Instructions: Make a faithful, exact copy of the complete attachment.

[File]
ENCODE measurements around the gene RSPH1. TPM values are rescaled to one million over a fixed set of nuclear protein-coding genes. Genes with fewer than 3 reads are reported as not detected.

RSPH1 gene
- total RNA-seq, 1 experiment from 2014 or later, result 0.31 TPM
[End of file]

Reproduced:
ENCODE measurements around the gene RSPH1. TPM values are rescaled to one million over a fixed set of nuclear protein-coding genes. Genes with fewer than 3 reads are reported as not detected.

RSPH1 gene
- total RNA-seq, 1 experiment from 2014 or later, result 0.31 TPM